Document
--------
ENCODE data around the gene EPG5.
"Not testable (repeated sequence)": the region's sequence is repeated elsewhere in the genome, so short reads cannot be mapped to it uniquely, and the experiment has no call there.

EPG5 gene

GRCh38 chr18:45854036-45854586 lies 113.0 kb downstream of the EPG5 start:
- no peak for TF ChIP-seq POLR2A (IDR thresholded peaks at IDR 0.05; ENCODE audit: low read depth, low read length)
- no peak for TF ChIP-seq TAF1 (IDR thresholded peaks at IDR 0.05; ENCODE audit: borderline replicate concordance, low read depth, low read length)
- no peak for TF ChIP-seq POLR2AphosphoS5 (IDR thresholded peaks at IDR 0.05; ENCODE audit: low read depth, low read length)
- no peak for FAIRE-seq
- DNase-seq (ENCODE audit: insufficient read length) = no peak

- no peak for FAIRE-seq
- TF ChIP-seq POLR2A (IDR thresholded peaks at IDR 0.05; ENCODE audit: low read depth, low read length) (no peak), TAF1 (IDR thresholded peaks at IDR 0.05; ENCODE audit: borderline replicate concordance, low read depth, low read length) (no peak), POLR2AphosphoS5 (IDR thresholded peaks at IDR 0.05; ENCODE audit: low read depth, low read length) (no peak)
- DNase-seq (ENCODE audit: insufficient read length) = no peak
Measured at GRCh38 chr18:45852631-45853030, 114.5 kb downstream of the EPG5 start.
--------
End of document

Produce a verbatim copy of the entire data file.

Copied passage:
ENCODE data around the gene EPG5.
"Not testable (repeated sequence)": the region's sequence is repeated elsewhere in the genome, so short reads cannot be mapped to it uniquely, and the experiment has no call there.

EPG5 gene

GRCh38 chr18:45854036-45854586 lies 113.0 kb downstream of the EPG5 start:
- no peak for TF ChIP-seq POLR2A (IDR thresholded peaks at IDR 0.05; ENCODE audit: low read depth, low read length)
- no peak for TF ChIP-seq TAF1 (IDR thresholded peaks at IDR 0.05; ENCODE audit: borderline replicate concordance, low read depth, low read length)
- no peak for TF ChIP-seq POLR2AphosphoS5 (IDR thresholded peaks at IDR 0.05; ENCODE audit: low read depth, low read length)
- no peak for FAIRE-seq
- DNase-seq (ENCODE audit: insufficient read length) = no peak

- no peak for FAIRE-seq
- TF ChIP-seq POLR2A (IDR thresholded peaks at IDR 0.05; ENCODE audit: low read depth, low read length) (no peak), TAF1 (IDR thresholded peaks at IDR 0.05; ENCODE audit: borderline replicate concordance, low read depth, low read length) (no peak), POLR2AphosphoS5 (IDR thresholded peaks at IDR 0.05; ENCODE audit: low read depth, low read length) (no peak)
- DNase-seq (ENCODE audit: insufficient read length) = no peak
Measured at GRCh38 chr18:45852631-45853030, 114.5 kb downstream of the EPG5 start.